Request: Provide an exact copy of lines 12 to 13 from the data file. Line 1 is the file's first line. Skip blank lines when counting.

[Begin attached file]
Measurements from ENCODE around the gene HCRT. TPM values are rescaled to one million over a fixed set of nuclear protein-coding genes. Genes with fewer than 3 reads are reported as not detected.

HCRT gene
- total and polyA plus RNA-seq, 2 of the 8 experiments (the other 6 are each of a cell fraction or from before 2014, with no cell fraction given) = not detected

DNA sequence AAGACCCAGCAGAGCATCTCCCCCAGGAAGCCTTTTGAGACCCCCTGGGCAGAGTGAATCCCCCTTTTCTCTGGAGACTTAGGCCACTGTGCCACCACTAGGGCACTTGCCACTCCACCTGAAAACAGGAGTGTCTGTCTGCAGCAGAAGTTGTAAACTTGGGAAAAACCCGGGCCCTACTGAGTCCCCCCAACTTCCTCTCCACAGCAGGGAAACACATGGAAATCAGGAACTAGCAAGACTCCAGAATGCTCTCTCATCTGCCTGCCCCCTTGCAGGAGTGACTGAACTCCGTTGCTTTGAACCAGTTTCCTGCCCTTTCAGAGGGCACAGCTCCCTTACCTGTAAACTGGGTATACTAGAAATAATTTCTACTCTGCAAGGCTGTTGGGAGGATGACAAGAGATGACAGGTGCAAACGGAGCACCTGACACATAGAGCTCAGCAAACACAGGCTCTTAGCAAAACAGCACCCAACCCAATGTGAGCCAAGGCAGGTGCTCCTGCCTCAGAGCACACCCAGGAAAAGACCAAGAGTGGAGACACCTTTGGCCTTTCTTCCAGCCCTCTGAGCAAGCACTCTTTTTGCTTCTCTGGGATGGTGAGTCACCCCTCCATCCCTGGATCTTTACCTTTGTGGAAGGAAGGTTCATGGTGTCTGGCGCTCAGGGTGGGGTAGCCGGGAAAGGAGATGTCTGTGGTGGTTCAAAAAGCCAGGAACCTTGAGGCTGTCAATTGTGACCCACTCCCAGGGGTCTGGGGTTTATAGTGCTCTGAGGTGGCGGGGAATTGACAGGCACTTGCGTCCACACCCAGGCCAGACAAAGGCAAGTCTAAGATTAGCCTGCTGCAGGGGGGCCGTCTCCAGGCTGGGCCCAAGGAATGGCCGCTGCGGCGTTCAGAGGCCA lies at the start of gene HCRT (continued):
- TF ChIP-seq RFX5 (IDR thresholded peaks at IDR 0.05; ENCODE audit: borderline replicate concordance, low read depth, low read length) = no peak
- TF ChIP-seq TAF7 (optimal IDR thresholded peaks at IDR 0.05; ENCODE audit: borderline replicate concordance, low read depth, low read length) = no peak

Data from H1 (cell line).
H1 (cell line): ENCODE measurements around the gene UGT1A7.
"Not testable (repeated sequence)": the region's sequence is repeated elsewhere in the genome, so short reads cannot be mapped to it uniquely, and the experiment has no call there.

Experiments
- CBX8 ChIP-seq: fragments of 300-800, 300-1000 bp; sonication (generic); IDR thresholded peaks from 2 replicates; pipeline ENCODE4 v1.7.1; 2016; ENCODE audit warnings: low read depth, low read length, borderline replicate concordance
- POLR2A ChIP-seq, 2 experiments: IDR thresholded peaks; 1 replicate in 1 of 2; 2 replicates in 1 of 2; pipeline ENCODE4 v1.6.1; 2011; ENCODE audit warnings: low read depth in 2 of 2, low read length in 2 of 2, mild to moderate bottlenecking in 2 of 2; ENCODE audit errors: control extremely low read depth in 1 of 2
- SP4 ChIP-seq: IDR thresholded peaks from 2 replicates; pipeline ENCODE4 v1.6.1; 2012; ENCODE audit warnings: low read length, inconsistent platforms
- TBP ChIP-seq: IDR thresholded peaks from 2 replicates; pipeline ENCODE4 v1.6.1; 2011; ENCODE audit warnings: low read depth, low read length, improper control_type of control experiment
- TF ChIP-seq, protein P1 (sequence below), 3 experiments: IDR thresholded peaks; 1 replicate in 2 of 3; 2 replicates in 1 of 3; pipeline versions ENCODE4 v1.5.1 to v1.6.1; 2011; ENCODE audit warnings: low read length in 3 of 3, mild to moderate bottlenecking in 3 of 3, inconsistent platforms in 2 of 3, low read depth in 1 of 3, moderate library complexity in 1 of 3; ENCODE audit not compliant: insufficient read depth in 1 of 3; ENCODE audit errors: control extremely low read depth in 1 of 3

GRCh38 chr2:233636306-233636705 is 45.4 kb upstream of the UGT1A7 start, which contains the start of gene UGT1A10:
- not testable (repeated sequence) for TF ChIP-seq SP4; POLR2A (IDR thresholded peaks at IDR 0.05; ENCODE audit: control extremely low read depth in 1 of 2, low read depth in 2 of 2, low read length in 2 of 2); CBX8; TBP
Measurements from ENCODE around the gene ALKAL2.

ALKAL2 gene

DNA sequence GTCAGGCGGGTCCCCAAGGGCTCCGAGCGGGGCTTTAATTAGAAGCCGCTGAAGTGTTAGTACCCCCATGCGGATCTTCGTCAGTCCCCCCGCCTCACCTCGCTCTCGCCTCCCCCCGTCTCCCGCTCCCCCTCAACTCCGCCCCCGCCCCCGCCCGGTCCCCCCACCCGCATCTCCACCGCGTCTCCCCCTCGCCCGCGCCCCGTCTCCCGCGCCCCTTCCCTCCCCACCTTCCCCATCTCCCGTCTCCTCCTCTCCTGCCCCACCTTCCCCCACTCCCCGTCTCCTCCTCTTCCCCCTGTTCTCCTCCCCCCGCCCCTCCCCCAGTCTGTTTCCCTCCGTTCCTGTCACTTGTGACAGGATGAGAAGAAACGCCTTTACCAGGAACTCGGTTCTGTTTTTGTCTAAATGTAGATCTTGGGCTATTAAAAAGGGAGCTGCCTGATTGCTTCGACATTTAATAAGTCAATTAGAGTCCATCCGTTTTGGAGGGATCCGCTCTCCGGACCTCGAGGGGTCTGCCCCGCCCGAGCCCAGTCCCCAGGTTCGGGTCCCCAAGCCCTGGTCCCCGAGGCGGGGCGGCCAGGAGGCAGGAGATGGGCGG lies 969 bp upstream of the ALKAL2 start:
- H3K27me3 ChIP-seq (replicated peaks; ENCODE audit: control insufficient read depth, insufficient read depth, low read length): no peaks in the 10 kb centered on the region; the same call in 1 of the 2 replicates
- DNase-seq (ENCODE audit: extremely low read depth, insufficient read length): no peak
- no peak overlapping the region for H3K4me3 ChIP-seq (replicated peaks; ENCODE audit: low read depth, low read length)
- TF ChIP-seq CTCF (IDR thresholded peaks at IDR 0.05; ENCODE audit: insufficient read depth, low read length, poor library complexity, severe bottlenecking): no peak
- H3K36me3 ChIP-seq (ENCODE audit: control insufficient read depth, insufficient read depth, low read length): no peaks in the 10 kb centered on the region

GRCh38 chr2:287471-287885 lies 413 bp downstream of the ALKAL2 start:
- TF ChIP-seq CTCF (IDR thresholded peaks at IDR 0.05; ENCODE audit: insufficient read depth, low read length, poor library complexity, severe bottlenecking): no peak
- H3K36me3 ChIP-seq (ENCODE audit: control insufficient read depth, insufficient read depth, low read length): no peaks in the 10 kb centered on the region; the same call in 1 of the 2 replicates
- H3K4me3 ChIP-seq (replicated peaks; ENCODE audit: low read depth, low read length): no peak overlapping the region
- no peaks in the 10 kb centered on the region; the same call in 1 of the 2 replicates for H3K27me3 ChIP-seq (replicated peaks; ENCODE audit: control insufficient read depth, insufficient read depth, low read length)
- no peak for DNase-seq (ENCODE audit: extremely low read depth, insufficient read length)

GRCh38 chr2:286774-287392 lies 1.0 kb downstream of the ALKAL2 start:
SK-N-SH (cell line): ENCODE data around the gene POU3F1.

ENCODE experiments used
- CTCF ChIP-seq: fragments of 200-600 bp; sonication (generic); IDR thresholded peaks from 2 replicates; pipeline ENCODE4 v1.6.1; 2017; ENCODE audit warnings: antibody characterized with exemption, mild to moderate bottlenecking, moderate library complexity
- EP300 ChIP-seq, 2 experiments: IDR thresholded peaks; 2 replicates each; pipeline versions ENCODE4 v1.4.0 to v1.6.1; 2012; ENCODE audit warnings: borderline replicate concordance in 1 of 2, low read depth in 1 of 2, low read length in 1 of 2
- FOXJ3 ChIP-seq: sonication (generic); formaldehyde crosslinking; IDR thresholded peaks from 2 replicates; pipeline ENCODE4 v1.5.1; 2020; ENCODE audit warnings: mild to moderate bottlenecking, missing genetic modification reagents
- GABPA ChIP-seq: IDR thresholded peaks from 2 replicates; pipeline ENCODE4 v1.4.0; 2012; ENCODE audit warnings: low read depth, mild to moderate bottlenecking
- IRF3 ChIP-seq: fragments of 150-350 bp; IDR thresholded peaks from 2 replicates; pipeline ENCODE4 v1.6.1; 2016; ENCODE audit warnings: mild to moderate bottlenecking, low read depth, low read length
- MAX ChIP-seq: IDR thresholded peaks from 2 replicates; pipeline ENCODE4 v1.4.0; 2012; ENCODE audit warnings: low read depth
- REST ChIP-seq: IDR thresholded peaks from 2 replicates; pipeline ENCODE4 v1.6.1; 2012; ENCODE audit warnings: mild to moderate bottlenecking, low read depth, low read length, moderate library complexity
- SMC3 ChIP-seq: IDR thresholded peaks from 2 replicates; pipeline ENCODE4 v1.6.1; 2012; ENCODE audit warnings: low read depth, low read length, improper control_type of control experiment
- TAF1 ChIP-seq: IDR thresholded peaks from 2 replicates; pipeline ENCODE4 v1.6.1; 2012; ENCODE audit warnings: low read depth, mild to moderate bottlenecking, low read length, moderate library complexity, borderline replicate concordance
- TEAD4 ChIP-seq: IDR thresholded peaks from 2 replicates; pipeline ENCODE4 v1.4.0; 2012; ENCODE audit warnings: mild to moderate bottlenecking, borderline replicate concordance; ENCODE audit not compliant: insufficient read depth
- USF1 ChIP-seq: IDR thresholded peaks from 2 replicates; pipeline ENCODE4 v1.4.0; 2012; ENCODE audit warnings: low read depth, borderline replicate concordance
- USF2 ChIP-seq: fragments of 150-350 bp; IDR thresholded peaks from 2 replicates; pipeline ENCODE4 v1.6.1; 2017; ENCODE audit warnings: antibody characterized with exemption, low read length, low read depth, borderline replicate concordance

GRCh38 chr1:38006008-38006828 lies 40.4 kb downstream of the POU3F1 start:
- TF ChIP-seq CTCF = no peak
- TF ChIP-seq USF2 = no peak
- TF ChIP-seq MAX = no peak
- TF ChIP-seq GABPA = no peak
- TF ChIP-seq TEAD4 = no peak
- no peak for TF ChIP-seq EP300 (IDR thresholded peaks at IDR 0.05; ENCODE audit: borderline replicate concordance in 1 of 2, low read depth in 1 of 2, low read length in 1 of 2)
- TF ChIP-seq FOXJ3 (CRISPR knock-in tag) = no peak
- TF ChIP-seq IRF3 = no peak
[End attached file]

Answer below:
- POLR2A ChIP-seq, 2 experiments: IDR thresholded peaks; 1 replicate in 1 of 2; 2 replicates in 1 of 2; pipeline ENCODE4 v1.6.1; 2011; ENCODE audit warnings: low read depth in 2 of 2, low read length in 2 of 2, mild to moderate bottlenecking in 2 of 2; ENCODE audit errors: control extremely low read depth in 1 of 2
- SP4 ChIP-seq: IDR thresholded peaks from 2 replicates; pipeline ENCODE4 v1.6.1; 2012; ENCODE audit warnings: low read length, inconsistent platforms